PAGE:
To the unions, too, Villepin offered a great opportunity to show that they can make a difference. But they were facing a major difficulty: they are not representatives of the population targeted by the law: the youth looking for a first job and without qualifications. To circumvent that handicap a two-tier strategy was to be implemented. First, create agitation in the universities. This is much easier than reaching out to the unemployed in the suburbs, and it was likely to work because university students, although not concerned by the new contract because they, supposedly, will be qualified, are worried about their future. Second, motivate union members by arguing that if they let the government start dismantling the actual labor law with all its droits acquis, employers will soon have free hands to exploit all employees.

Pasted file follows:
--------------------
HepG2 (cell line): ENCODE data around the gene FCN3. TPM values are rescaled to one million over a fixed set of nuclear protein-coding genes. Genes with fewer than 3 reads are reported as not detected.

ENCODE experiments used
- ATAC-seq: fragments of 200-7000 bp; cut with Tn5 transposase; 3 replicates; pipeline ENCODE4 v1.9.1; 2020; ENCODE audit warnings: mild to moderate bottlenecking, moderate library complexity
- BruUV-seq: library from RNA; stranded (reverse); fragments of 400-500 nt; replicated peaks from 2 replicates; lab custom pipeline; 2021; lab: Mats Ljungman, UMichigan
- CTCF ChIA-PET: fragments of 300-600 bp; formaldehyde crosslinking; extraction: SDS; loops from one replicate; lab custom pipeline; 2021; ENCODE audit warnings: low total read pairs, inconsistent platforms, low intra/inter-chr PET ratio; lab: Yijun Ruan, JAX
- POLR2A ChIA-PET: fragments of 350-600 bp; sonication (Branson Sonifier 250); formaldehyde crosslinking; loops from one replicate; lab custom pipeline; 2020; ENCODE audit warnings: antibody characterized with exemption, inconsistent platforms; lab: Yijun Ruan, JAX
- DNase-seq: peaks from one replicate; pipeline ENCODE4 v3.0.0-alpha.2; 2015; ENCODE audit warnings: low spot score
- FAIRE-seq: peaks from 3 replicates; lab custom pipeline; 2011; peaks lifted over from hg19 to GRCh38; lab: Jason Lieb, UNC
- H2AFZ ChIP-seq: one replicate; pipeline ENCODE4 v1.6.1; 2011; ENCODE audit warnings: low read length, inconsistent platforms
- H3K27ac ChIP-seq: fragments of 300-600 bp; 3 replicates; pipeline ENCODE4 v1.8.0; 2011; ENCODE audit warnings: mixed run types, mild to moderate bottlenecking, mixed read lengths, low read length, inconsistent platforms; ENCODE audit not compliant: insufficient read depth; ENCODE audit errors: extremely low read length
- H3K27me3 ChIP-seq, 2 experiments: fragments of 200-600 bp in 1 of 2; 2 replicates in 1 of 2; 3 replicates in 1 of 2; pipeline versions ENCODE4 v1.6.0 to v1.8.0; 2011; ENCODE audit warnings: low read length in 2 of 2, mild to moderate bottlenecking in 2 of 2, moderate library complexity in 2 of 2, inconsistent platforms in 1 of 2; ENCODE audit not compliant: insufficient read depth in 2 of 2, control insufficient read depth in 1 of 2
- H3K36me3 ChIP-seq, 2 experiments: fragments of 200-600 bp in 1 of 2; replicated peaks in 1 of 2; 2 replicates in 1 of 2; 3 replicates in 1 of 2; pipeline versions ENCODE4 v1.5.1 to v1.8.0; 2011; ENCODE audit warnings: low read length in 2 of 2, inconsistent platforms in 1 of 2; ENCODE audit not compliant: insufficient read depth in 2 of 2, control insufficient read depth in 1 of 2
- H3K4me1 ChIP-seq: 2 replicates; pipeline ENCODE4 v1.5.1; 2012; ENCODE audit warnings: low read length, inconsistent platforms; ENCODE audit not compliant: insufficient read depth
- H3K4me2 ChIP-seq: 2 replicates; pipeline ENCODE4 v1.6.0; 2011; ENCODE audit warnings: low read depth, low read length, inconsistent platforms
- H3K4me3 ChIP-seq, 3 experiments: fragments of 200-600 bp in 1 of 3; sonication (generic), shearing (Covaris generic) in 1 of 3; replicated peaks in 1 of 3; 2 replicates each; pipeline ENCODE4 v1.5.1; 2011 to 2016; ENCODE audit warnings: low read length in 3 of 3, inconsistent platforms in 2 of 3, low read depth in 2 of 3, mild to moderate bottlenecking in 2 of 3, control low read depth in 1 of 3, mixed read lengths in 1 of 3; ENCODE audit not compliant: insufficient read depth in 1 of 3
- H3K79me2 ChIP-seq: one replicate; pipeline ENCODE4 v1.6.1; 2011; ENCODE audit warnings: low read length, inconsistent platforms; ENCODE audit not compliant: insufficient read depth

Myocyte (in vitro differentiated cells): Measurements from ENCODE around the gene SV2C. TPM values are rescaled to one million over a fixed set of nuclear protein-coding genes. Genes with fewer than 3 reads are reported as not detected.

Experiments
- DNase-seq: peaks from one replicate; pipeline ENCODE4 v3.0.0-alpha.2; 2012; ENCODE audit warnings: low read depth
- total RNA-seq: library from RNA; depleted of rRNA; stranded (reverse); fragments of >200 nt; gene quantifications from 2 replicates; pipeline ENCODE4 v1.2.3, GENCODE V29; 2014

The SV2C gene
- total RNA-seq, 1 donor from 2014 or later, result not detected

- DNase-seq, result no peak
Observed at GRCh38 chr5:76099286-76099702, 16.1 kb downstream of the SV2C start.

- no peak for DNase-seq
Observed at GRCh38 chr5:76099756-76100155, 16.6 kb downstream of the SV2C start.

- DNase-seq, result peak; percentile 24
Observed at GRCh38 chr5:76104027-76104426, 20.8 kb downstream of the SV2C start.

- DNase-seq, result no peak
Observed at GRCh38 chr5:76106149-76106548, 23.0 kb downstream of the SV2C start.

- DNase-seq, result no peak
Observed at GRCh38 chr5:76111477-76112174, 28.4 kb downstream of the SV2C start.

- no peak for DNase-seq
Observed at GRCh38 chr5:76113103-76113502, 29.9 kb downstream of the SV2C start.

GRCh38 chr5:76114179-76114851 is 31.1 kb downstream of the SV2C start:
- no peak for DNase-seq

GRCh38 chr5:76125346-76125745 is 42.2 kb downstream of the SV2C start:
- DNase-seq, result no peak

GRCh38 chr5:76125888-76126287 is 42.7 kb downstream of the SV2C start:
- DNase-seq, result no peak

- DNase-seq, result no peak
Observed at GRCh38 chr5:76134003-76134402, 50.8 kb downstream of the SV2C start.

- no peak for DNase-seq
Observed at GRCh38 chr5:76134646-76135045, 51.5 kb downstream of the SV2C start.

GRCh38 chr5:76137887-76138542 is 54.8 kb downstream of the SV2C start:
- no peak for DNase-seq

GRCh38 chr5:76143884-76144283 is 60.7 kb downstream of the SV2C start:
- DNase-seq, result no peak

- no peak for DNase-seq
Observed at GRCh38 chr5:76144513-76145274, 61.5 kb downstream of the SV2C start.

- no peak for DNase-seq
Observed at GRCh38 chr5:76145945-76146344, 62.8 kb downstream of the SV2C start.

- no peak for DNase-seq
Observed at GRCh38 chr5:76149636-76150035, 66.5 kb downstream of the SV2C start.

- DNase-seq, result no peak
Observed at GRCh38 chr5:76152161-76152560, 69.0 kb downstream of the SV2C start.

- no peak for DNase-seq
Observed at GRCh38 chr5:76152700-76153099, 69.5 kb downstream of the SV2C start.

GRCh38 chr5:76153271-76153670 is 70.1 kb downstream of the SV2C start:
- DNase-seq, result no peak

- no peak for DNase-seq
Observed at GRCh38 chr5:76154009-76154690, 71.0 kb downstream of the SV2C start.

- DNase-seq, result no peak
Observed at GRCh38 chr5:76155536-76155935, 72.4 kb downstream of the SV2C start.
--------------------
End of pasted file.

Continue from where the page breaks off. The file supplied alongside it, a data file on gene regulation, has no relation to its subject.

One may wonder what the reaction of the business community was. Two employers’ unions play a significant role in France: the MEDEF, which represents the “large” companies, and the CGPME, which represents the small and medium enterprises. (France’s deficit in medium-size enterprises is well known. This is, surely, one of the main explanations for its high unemployment.) If both unions were supportive of the CPE, their voices did not make much of a difference, and one is tempted to add . . . as usual! The reason is surely that they have for a long time been “institutionalized” and have made too many compromises in the past with the successive governments. Surely they are not strong supporters of the “class struggle,” and here and there they pay lip service to the market, but they also ask for protectionist policies each time they feel endangered by competitive pressures. (It is therefore not surprising that those unions typically back all the propositions in favor of a more centralized and “harmonized” Europe, including the imposition of a single currency.) Furthermore, most CEOs of France’s largest companies went to school with the technocrats and politicians who run the country, and in those schools they were taught that engineering—not entrepreneurship—is the main engine of economic growth. For all these reasons, there was not much hope for employer-union support of the CPE.